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Motor Development Theories and Principles
Terms in this set (16)
Define Motor Development
Motor development is the process of change in motor behavior experienced over the lifespan.
This includes age-related changes in
both posture and movement; two basic ingredients of motor behavior.
Explain the Neural-Maturationist Theory
Pioneered by Gesell, McGraw, Shirley & others.
Theory depends on assumption of hierarchic maturation of CNS structures.
Development of more complex motor behaviors is based on maturation of progressively higher CNS levels.
-Infant initially exhibits spinal level reflexes in response to touch or pain s/a flexor withdrawal
-As NS matures, reflexes and reactions mediated by brainstem and midbrain emerge s/a ATNR
-Finally, voluntary control from the cortex is seen with purposeful movement s/a walking or reaching
Pediatric PT developed according to which model of development?
What did Gesell Contribute to pediatric PT
a load of doodoocaca
Gesell's research findings resulted in development of tests of motor milestones and other behaviors which continue to be important today in diagnosis of developmental delay.
E.g. Bayley Scales of Infant Development
Gesell described several important developmental principles including:
Principle of developmental direction
Principle of individuating maturation
Principle of reciprocal interweaving
What did McGraw contribute to pediatric PT
tons and tons of doodoocaca
McGraw conducted longitudinal study of infants in which she described intra-task developmental sequences for
McGraw correlated these motor developmental changes with maturation of the CNS.
Explain the Behavioral Theory of Development
Developmental progression depends on opportunities and circumstances inherent in individual and in their environment.
this contributes to the environmental component of development
ex: feral child
Explain the Cognitive-Perceptual Theory
Piaget proposed theory which emphasizes interaction between maturation of cognitive/neural structures and environmental opportunities.
Cognitive-Perceptual perspective emphasizes the importance of sensory processing and the effect that cognitive abilities related to sensory processing have on acquisition and performance of motor skills.
Perceptual information reinforces posture + Movement
What does the neural-maturationist theory fail to take into account?
Doesnt take into consideration environment, sensory integration, and cognitive development
Explain the Dynamical Systems Theory (DST)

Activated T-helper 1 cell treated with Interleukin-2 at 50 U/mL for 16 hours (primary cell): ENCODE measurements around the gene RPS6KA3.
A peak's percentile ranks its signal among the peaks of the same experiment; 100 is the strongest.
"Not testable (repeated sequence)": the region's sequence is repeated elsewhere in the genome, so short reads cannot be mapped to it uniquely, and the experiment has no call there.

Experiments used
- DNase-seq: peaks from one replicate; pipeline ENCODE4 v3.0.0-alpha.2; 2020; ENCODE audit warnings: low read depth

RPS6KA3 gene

In DST model, movement is described as emerging from an interaction of multiple body systems and the environment to produce movement.
DST incorporates biomechanical aspects of the mover, developmental status of child's CNS and environmental context in which movement occurs.
currently drives most research in motor development
What are the four assumptions of the dynamical systems theory
Every action, s/a walking, requires cooperation of multiple systems including neuromuscular, musculoskeletal, biomechanical, cognitive, sensory, SI, perceptual & cardiopulmonary.
Behavior emerges in a self-organizing fashion.
Component structures & skill processes develop in asynchronous, non-linear manner.
Different systems act as control parameters at different periods in development.
Explain the outdated (1997) study using only 8 infants for 1 month on treadmill training and why their conclusions are somehow appropriate for a 2014 DPT curriculum.
Results showed that training led to increased number of steps and aided transition from multiple stepping patterns to more alternate stepping.
They concluded that developing neuromotor system was amenable to training especially when performance is unstable.
Give the view on "stages" of motor development for each of the following developmental theories:
-stages are a result of CNS maturation
-stages are merely empirical descriptions of behavior
-Stages represent alternating periods of equilibrium and disequilibrium
-Stages are states of relative stability arisinf from self-organzing emergent properties of multiple systems
What are the building blocks of development for each of the following developmental theories:
-pavlovian and operant responses to environmental stimuli
-first actions using reflexes and later from voluntary actions
-Multiple cooperating systems with individual rates of development and self-motivated exploration of the environment
Explain the principle of developmental direction:
Development proceeds head to toe (cephalo-caudal) and proximo-distal.
-there are some exceptions but this is generally true
Development is also:
Asymmetric to symmetric
Gross motor to fine motor
Extension to flexion
Mobility to stability
Explain sensitive periods in development:
Heriza (1991) proposed that sensitive periods exist in development of locomotor behavior. These transition periods are critical points for therapeutic intervention.
DST suggests that when children are in such a period of instability, it represents opportunity to direct motor development.
Explain periodic equilibrium in a spiraling pattern
Heriza (1991) updated principle originally espoused by Gesell "Reciprocal Interweaving"
She states that development proceeds not as a linear process, but in a continuous spiral where structure and function jointly mature.
includes periods of stability and instability or change
includes progression, regressions, symmetry and asymmetries
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